Robert F. Kidd of Glenville, West Virginia.

That your Commission met on the 28th day of April, 1927, in the City of Charleston, and organized by the election of John D. Sutton as chairman and N. F. Kendall as Secretary.

The Commission at this meeting authorized the Chairman to employ a, competent engineer to aid and assist in the preparation of the map of the battlefield, showing the most important points in this, one of the fiercest and most decisive battles waged on West Virginia soil during the Civil War. The Commission then adjourned to meet at the call of the Chairman.

Your Commission pursuant to the call of the Chairman on the 18th day of July, 1927, met at Marlinton and on the 19th visited the scene of the battlefield on Droop Mountain, accompanied by quite a number of prominent and interested citizens from Marlinton and Hillsboro - many of whom were thoroughly acquainted with the battlefield and furnished much valuable information to the Commission.

On July 20th, 1927, the Commission met in session at the residence of Mrs. Rebecca B. McCarty, which is located on the farm where the great and destructive battle was fought. All of the members of the Commission were present.

The Commission inspected the battlefield and made a fairly complete survey of the same. It comprises more than two thousand acres of territory.

Your Commission further reports that they stood on the summit of Droop Mountain on a calm, quiet summer day, when the whole surrounding country seemed at peace and there was nothing to indicate that sixty-four years prior to that time those who wore the blue and those clad in the gray were engaged on that hill in one gigantic struggle for the mastery of West Virginia, then in its infancy. Each army fought for what it believed to be right and nearly all of the men who were actors in that bloody drama were West Virginians. But the North and South ended their bitter struggle, the Republic was preserved, and the animosity engendered by that conflict has passed away and universal peace reigns throughout the Republic.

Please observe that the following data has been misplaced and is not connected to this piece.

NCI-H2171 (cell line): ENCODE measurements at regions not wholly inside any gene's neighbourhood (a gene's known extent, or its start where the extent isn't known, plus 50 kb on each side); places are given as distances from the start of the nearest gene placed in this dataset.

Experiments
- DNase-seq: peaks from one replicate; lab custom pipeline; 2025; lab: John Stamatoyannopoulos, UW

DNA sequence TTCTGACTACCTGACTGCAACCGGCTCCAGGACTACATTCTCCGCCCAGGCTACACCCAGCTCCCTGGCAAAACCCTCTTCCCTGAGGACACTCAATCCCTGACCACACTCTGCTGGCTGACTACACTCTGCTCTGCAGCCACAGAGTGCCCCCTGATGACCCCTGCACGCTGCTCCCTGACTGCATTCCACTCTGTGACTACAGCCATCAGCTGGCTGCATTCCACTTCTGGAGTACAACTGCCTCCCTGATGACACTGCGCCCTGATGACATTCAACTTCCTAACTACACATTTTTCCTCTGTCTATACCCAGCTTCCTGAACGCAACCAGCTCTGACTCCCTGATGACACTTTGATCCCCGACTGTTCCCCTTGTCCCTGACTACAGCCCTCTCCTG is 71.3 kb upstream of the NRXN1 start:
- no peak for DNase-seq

The scene spread out before us was one of indescribable beauty and enchantment. Towering mountains, the smiling and fertile plain and the famous and historic Greenbrier River, flowing gently at the base of the rugged mountain. Nowhere in all of our travels have we witnessed such scenic beauty or such a location for a great State Park.